- rights, interest and burdens existing by a virtue of law (and usually, but not always registered with the land registry), such as rights/burdens relating to cultural heritage or archaeological protection;
- right, interests burdens that can be and are registered in the land register: easements (for example line easements, right to trespass the property), mortgages, option rights, restrictions to sell or encumber the property, litigations affecting the property (please also see answer to Q4);
- right, interests burdens that cannot be registered with the land registry but transferred together with the transfer of the real estate, such as leases which are typical example that fall in this category.
If a right, interest or burden can be registered at the land registry the registration is required in order to be protected, however, as mentioned in the answer to Q8 above, the non-registered rights may be relevant and leases are non-registerable, therefore requesting full disclosure with respect to these matters is inevitable in the course of a due diligence process.
In respect of rights that may be registered and facts that may be recorded in the land register, please refer to our answer to Q4.
Rights, interests and burdens can be created or attached over real estate by:
- Covenants, positive as also negative, entered into by the owner under a registered document and attached to and running with the land e.g. restriction on extent of construction. Such covenants are binding on the covenanting parties and their heirs and on transferees with notice.
- Lessee’s covenants, for example covenant not to assign, sublet, encumber or part with possession, not to carry out further construction without previous written consent of the Lessor.
- Easements like right of way, right to lay electricity and water supply lines and amenities.
- Options to purchase / first rights of refusal.
- Security under a mortgage or charge.
- Interests of beneficiaries under a private trust.
- License (strictly not an interest) by which the owner or lessee of the property permits use thereof by another person, on specified terms, without transferring any right or interest in the property to that person.
Common rights, interest and burdens that can be created or attach over real estate would for instance include mortgages and charges, leases, easements, wayleaves and covenants (positive and negative).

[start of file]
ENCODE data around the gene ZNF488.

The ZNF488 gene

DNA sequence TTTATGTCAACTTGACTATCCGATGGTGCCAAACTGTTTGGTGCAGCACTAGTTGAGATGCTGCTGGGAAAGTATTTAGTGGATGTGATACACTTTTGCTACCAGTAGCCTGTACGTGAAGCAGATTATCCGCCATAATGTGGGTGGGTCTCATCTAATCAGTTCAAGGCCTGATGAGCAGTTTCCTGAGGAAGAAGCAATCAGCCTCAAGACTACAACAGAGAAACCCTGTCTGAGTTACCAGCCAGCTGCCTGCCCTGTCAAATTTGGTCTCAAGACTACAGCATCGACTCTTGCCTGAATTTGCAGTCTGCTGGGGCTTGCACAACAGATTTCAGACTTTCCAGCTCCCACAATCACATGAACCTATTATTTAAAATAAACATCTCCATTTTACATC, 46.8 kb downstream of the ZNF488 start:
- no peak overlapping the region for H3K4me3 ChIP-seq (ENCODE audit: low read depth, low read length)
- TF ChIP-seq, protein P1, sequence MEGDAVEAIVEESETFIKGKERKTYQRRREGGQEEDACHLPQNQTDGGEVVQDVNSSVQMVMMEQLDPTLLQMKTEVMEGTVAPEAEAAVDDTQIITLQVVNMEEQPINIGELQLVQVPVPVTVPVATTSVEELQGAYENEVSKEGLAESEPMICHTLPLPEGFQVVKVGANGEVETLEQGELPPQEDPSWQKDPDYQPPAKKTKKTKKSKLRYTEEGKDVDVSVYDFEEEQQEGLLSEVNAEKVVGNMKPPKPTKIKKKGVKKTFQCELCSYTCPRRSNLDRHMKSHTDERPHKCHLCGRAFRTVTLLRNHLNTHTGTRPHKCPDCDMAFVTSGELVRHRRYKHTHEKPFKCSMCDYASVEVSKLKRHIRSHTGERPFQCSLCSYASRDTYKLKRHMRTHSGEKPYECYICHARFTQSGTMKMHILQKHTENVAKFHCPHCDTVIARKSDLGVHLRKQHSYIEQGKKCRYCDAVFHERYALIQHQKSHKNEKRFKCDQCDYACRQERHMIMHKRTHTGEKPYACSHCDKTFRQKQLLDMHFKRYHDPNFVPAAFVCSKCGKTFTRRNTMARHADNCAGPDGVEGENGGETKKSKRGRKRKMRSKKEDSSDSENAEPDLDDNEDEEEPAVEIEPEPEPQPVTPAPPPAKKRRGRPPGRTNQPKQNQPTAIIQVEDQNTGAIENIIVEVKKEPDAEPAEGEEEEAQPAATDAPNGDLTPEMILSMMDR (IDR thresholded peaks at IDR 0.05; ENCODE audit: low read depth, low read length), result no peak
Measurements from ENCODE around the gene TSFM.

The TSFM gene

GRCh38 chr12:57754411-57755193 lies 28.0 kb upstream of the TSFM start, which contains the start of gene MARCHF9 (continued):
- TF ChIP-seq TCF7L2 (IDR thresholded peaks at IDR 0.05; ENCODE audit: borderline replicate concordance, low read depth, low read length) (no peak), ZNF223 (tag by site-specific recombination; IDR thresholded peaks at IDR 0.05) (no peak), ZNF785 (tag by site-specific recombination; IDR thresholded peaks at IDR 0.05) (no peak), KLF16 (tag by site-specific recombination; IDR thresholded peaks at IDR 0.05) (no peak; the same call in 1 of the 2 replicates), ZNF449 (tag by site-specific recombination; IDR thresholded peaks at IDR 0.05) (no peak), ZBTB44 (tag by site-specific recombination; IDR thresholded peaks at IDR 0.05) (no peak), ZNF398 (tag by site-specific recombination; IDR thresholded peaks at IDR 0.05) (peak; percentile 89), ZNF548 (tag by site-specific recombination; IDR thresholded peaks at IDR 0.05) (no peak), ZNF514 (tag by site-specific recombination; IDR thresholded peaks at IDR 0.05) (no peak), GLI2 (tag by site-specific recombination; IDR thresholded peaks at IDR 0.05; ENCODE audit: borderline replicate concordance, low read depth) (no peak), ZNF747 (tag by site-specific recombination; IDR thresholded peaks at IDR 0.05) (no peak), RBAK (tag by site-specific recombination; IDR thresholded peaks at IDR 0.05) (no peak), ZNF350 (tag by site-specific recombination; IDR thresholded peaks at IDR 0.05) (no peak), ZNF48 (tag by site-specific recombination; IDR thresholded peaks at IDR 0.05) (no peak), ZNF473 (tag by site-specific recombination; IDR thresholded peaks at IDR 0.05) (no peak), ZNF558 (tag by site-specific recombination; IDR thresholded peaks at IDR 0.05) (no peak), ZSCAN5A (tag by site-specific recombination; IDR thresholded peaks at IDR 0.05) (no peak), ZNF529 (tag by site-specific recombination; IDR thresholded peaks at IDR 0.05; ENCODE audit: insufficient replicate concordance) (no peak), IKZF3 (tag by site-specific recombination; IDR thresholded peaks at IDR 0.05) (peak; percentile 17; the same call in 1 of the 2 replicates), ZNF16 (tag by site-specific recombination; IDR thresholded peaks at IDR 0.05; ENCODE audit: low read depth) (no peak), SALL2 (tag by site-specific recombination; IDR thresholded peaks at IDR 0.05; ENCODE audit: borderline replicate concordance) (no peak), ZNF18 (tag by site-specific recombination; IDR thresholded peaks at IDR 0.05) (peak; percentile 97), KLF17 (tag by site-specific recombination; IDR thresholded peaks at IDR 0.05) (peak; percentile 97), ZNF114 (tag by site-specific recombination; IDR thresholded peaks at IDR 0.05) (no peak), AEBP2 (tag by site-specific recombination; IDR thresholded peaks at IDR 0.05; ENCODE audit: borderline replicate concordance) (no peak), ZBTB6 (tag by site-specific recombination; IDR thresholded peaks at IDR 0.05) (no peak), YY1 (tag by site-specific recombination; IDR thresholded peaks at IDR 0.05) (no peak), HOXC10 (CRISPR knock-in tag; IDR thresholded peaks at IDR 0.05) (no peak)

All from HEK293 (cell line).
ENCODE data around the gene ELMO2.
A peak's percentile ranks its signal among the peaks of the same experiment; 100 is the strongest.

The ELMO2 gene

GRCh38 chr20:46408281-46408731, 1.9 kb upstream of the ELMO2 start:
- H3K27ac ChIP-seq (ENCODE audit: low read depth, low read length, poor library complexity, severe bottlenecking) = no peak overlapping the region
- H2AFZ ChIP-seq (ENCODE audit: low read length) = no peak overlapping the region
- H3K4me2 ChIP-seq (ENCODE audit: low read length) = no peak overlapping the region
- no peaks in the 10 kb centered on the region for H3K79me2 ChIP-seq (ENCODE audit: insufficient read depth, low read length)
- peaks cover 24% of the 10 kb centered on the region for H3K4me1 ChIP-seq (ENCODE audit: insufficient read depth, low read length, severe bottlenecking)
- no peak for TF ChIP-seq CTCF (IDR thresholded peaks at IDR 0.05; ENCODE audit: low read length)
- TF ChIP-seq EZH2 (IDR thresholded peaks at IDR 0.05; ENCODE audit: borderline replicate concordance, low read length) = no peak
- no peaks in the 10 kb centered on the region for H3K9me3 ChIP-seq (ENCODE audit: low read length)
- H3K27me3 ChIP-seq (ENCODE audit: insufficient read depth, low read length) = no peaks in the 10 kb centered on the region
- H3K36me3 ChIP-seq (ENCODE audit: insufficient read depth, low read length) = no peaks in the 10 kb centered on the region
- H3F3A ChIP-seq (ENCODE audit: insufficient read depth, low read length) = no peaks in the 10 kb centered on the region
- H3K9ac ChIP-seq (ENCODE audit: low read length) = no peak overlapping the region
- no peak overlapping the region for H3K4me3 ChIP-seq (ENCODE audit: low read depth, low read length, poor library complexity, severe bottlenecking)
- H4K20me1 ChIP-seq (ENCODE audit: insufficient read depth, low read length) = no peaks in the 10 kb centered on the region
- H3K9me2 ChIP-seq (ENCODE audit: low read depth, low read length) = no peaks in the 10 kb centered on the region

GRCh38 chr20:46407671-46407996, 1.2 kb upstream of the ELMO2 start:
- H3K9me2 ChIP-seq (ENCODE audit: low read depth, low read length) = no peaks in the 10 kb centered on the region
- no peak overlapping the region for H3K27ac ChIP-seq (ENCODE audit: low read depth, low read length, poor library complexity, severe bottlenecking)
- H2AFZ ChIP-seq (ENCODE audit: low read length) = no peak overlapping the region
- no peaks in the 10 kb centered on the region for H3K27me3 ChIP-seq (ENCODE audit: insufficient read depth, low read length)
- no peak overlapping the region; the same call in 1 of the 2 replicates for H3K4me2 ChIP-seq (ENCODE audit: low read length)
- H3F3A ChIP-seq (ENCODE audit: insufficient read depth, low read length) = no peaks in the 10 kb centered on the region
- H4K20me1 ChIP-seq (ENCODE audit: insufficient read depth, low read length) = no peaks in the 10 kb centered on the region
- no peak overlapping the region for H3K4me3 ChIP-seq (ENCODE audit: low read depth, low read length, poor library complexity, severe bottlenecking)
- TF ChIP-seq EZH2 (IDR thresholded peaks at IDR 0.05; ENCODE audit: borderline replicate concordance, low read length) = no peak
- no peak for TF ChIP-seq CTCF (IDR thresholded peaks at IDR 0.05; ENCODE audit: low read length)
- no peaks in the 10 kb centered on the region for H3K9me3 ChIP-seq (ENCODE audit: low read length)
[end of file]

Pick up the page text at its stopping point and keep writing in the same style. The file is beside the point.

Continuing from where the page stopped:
In the case of registered land, there are certain rights which must be registered in the Land Registry to gain protection; otherwise these rights will not be protected against a bona fide buyer for value without notice (e.g. rights of residence, restrictive covenants, leases for a term exceeding 21 years). There are also a number of burdens which affect registered land without registration, such as public rights and occupational tenancies for terms not exceeding 21 years.
In the Registry of Deeds (unregistered land), priority is determined by the serial number allocated to the instrument. Registered instruments have legal priority over unregistered instruments or instruments registered later in time. An exception applies where the owner of a registered instrument had actual notice of a prior unregistered or unregistrable instrument.
As a general rule, upon the transfer of the ownership interest in land, the contractual status of the lessor as to the land, including the right to rental income, is automatically transferred to an assignee of the land if the lease is registered, or if the lessee owns premises registered under their name on the land. Obligations to return lease deposits to the lessee after the end of lease contracts are also automatically transferred upon the transfer of the ownership interest in land. This doctrine has been established by judicial precedents, and has now also been stipulated in the Amended Civil Code.
However, under the Amended Civil Code, the contractual status of lessor may remain with an assignor if both parties agree that the contractual status of the lessor is not transferred to an assignee, and that an assignee leases the land back to an assignor. If the contractual status of lessor is automatically transferred to a new landlord as a result of ownership change, then it can be interpreted that consent to the change of lessor (from the new landlord to the old landlord) be required to be obtained from a lessee in the case that the old landlord keeps leasing the land to a lessee by renting such land from the new landlord. This may cause unnecessary administrative workload, and complicate contractual relationships with a lessee, and thus the Amended Civil Code allows that the contractual status of lessor may remain with an assignor as above.
Under Kenyan real estate law, the common forms of encumbrances that may be created over land are:
- Leases and licences: A proprietor of land may grant a lease or a licence to any person for a period of time and charge rent or a fee for the grant of rights to use or possess.
- Legal charge: This is where a lender’s interest in land is registered in order to secure the fulfilment of an obligation to a lender.
- Easements and wayleaves: Both of these are registrable interests which are granted to allow the grantee a right of way, a right to create a restriction or to require the owner of the property to carry out an action. These encumbrances do not however give the grantee rights to possession of the property.
Under Mexican civil law, there are specific forms of servitudes that can be created over real estate, such as access and water easements, real covenants and easements for utility companies (i.e. power transmission lines). In addition, few States recognize the right to create view easements over real property under certain conditions. In some cases, servitudes must be constituted by operation of law; for instance, in case the land has no access to a public road, the law gives the owner the right to demand before the court the creation of an access easement.